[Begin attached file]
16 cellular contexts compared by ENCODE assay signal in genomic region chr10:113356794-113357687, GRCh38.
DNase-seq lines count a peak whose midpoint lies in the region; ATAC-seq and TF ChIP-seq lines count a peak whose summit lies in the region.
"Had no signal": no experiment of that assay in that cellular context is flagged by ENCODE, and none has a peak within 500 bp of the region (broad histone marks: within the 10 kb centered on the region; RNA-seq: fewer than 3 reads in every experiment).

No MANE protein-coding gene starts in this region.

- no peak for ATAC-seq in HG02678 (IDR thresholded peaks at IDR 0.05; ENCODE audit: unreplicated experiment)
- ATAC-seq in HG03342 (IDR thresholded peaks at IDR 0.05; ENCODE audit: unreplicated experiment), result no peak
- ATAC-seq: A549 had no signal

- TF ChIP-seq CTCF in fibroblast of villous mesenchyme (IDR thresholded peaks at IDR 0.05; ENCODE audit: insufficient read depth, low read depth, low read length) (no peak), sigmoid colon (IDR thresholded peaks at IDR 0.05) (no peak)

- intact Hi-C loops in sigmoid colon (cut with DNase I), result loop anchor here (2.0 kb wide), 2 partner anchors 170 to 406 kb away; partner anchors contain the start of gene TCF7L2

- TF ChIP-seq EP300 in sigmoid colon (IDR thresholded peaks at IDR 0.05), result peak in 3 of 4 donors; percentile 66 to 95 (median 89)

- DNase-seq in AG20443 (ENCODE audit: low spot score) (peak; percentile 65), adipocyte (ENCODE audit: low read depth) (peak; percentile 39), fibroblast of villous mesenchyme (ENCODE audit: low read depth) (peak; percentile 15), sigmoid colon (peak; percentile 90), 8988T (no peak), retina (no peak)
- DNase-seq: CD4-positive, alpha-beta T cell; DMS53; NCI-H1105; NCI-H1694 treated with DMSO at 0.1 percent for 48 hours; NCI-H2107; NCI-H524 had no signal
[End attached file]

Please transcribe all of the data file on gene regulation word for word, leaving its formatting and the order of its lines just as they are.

16 cellular contexts compared by ENCODE assay signal in genomic region chr10:113356794-113357687, GRCh38.
DNase-seq lines count a peak whose midpoint lies in the region; ATAC-seq and TF ChIP-seq lines count a peak whose summit lies in the region.
"Had no signal": no experiment of that assay in that cellular context is flagged by ENCODE, and none has a peak within 500 bp of the region (broad histone marks: within the 10 kb centered on the region; RNA-seq: fewer than 3 reads in every experiment).

No MANE protein-coding gene starts in this region.

- no peak for ATAC-seq in HG02678 (IDR thresholded peaks at IDR 0.05; ENCODE audit: unreplicated experiment)
- ATAC-seq in HG03342 (IDR thresholded peaks at IDR 0.05; ENCODE audit: unreplicated experiment), result no peak
- ATAC-seq: A549 had no signal

- TF ChIP-seq CTCF in fibroblast of villous mesenchyme (IDR thresholded peaks at IDR 0.05; ENCODE audit: insufficient read depth, low read depth, low read length) (no peak), sigmoid colon (IDR thresholded peaks at IDR 0.05) (no peak)

- intact Hi-C loops in sigmoid colon (cut with DNase I), result loop anchor here (2.0 kb wide), 2 partner anchors 170 to 406 kb away; partner anchors contain the start of gene TCF7L2

- TF ChIP-seq EP300 in sigmoid colon (IDR thresholded peaks at IDR 0.05), result peak in 3 of 4 donors; percentile 66 to 95 (median 89)

- DNase-seq in AG20443 (ENCODE audit: low spot score) (peak; percentile 65), adipocyte (ENCODE audit: low read depth) (peak; percentile 39), fibroblast of villous mesenchyme (ENCODE audit: low read depth) (peak; percentile 15), sigmoid colon (peak; percentile 90), 8988T (no peak), retina (no peak)
- DNase-seq: CD4-positive, alpha-beta T cell; DMS53; NCI-H1105; NCI-H1694 treated with DMSO at 0.1 percent for 48 hours; NCI-H2107; NCI-H524 had no signal